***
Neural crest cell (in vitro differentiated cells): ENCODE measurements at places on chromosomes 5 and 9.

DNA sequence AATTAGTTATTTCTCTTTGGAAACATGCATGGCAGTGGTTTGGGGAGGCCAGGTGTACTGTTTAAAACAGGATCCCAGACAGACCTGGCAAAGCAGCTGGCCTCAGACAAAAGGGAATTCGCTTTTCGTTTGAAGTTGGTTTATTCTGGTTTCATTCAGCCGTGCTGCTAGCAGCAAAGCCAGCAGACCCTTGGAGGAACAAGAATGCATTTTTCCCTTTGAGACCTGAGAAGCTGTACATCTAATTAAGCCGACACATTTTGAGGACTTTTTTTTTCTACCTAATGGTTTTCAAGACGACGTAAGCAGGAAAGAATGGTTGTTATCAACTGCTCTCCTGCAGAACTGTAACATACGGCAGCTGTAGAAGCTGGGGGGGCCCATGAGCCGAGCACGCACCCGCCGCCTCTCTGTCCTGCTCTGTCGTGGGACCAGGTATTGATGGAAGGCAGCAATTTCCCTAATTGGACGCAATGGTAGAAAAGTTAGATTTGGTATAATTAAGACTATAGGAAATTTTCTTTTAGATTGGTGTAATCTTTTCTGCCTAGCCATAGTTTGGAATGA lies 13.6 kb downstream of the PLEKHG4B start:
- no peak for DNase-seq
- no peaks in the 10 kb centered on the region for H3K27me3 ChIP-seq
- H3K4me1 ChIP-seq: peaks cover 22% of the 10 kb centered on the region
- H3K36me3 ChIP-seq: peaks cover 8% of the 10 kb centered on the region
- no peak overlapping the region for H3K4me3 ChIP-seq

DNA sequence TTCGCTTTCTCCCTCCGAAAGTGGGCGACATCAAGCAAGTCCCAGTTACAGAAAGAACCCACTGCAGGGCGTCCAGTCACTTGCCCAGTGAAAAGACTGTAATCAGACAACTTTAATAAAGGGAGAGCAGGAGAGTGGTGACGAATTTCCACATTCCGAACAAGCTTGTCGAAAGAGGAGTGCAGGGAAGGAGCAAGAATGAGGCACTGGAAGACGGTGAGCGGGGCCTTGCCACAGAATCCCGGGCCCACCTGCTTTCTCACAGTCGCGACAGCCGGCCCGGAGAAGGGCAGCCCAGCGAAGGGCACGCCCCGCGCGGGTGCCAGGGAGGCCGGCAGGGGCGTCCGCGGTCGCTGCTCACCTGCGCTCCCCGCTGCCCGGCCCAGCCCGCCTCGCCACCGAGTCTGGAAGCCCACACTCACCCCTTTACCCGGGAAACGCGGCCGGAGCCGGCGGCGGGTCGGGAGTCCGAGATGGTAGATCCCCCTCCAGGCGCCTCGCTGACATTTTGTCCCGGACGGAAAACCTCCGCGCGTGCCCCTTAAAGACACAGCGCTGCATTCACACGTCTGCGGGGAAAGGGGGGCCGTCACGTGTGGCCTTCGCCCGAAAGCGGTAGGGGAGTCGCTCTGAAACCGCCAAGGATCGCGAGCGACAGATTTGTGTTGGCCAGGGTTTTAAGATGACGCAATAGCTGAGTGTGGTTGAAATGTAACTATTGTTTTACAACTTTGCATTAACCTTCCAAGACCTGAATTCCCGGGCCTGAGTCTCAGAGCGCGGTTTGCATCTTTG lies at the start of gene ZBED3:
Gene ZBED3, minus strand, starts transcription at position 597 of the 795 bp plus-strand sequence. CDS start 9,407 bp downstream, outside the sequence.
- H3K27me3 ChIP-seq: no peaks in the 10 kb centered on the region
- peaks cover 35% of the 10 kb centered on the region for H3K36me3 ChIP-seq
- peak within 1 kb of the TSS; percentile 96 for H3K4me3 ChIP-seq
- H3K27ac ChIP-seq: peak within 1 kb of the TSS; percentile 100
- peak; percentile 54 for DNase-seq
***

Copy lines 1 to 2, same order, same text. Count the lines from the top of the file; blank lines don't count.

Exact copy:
Neural crest cell (in vitro differentiated cells): ENCODE measurements at places on chromosomes 5 and 9.

DNA sequence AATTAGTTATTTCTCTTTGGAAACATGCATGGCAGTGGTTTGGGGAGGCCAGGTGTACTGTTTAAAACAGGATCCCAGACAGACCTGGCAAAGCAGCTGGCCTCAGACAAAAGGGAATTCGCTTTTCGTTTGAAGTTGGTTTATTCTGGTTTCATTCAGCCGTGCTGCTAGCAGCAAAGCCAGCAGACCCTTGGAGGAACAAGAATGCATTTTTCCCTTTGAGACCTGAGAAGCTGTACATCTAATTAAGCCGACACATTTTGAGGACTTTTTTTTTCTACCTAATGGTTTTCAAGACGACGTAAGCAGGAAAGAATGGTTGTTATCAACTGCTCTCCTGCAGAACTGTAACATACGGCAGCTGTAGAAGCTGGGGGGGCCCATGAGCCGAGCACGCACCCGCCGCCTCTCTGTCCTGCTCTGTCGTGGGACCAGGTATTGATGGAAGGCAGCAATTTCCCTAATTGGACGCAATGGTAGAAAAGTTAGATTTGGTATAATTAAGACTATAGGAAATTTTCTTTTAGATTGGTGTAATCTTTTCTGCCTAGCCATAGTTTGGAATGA lies 13.6 kb downstream of the PLEKHG4B start: